The easiest way to narrow in on the metrics you should be measuring is to work from big picture to small picture. Let’s say you’re in the early stages and your primary goal is to get free user signups. Everything you do and everything you measure has to tie directly back to getting more free user signups – or it’s out.

Day-to-day, you’ll want to think small picture. Constantly thinking about the big picture of startup analytics is just exhausting. That’s why it’s vital that the “snapshots” connect to form the big picture. You have to know that everything in the small picture impacts the big picture or the system won’t work.

Unique visitors? Relevant. Conversion rate? Relevant. A/B testing results? Relevant.

What’s important to remember here is that sometimes great metrics that other entrepreneurs swear by just aren’t relevant to you right now. They don’t fit into your big picture.

You’ll often see new entrepreneurs mimicking the setup of larger startups. The problem is the larger startups are envisioning a multi-million dollar acquisition and the new entrepreneurs are envisioning their first thousand users.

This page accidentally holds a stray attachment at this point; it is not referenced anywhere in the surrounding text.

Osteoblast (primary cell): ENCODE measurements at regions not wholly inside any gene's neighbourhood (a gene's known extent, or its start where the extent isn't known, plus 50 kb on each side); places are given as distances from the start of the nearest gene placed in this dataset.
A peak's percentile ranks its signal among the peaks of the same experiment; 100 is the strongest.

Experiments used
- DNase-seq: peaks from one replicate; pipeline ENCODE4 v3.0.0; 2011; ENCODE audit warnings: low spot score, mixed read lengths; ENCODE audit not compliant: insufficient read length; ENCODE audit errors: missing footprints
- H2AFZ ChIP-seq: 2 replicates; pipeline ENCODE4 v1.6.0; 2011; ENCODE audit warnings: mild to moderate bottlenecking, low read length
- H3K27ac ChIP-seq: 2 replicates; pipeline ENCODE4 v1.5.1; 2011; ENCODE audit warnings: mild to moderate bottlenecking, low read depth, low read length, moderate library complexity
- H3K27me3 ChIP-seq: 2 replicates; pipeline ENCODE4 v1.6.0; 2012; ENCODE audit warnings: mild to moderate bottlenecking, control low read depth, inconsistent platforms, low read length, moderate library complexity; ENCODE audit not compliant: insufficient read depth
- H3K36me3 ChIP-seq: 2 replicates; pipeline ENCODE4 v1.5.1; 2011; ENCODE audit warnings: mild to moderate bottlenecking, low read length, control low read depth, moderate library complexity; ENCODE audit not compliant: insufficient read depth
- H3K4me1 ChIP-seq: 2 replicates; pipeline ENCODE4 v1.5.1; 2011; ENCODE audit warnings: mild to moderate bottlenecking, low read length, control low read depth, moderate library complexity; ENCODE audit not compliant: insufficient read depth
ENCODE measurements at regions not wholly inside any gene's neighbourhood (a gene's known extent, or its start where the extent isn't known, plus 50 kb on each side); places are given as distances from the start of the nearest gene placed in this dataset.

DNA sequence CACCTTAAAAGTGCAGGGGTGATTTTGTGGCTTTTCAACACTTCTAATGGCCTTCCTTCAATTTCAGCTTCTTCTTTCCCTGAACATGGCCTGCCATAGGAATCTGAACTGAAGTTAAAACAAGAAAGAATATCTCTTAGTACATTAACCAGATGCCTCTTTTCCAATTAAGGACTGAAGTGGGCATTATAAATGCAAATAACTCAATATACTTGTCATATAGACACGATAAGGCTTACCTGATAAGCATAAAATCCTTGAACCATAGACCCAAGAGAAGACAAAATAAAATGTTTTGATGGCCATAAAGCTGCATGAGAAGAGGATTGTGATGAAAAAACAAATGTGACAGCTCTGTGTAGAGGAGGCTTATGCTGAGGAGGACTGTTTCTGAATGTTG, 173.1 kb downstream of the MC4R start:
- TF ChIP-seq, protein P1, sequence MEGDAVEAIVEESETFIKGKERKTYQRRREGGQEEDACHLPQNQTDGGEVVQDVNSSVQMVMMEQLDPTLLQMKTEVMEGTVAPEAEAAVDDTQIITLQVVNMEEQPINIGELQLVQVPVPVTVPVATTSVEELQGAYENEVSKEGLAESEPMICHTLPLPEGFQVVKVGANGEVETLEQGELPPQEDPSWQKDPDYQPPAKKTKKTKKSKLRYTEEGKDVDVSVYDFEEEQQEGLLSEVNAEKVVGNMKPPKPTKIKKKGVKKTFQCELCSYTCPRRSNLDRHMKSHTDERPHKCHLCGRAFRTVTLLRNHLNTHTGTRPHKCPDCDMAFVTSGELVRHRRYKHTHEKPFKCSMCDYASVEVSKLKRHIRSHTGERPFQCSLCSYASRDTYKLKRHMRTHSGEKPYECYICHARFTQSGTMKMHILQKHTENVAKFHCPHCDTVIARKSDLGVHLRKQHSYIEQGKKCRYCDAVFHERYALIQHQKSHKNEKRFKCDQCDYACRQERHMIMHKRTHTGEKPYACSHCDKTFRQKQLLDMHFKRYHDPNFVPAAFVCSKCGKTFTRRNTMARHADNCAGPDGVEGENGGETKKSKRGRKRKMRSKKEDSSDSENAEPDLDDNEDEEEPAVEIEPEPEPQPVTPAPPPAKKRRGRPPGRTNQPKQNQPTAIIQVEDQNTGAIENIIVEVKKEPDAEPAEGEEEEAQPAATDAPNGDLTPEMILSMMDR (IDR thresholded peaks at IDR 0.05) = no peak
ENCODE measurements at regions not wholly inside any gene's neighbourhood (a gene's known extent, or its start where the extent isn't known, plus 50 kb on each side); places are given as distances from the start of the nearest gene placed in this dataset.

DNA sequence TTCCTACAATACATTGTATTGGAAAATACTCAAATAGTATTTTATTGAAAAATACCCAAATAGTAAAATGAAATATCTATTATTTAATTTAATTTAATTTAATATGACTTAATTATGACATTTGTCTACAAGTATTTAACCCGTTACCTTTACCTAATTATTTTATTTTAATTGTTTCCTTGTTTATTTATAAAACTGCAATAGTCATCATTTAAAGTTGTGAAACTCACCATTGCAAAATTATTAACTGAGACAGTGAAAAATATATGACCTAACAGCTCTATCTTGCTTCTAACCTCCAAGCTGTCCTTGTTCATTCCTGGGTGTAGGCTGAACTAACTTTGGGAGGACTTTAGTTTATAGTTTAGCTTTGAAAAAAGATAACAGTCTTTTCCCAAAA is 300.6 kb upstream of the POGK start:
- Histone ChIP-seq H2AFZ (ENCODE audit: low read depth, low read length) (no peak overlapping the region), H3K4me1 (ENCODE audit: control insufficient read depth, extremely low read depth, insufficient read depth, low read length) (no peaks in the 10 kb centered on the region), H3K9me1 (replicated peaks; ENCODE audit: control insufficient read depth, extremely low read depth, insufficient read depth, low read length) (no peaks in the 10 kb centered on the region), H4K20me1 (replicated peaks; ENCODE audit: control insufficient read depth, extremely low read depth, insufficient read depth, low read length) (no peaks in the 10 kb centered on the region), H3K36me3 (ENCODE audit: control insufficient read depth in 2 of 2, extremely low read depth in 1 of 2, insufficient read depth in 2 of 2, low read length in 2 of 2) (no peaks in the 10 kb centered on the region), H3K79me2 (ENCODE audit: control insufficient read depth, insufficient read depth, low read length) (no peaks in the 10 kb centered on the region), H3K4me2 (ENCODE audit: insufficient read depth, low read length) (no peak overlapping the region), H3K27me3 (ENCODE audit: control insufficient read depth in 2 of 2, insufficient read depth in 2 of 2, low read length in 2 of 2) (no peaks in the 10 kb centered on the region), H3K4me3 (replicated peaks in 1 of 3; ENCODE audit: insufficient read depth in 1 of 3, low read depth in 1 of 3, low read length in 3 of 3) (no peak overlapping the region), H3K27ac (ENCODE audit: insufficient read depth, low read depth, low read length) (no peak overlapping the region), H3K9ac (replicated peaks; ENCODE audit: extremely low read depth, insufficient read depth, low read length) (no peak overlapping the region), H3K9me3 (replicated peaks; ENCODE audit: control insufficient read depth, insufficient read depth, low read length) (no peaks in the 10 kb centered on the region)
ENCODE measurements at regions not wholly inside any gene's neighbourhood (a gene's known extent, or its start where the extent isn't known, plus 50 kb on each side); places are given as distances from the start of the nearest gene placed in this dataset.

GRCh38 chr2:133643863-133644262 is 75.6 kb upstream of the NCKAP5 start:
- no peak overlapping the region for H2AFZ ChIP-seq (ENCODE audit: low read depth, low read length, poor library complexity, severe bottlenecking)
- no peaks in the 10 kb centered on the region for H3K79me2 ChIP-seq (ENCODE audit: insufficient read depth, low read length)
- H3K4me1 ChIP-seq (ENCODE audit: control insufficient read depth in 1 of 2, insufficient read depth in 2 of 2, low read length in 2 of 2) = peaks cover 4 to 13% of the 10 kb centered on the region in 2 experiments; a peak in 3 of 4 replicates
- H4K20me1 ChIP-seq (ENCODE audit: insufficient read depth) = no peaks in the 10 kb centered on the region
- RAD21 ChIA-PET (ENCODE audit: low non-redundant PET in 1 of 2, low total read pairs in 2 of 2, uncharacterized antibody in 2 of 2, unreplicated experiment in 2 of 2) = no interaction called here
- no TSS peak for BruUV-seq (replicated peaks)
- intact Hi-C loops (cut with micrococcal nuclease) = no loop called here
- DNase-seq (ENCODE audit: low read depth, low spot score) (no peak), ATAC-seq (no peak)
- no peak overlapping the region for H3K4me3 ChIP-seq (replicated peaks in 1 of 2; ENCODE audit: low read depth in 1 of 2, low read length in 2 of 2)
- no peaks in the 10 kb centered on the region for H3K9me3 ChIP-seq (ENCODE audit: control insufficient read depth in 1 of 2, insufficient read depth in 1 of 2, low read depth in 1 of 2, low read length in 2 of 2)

You can’t take someone else’s small picture if you don’t share the same big picture.

3. Follow Dave McClure’s Startup Metrics for Pirates (AARRR)

Dave McClure created an amazing deck in 2008 called Startup Metrics for Pirates (AARRR) and it’s still incredibly relevant today (not surprising). Essentially, McClure broke startup analytics down into five categories: acquisition, activation, retention, referral, and revenue.

The acquisition category includes anything related to how visitors come to your site. The activation category includes anything related to how visitors experience your site for the first time. The retention category includes anything related to visitors returning to your site after that first visit. The referral category includes anything related to visitors telling others about your site. The revenue category includes anything related to the monetization of your site.

Now, that’s obviously a very simplified explanation and I suggest you read through the entire deck.

You can focus on one of three things:

A. Get users (acquisition and referral).

B. Drive usage (activation and retention).

C. Make money (revenue).

To entrepreneurs, those are familiar goals. Choose your big picture goal and then select metrics from the corresponding categories.

4. Only Deal in Significant Numbers

This goes hand-in-hand with the perils of having a short-term focus. Significant numbers, by definition, are related to precision. Even after we’ve been convinced of the importance of collecting data and acting on data, we have to determine what data to act on.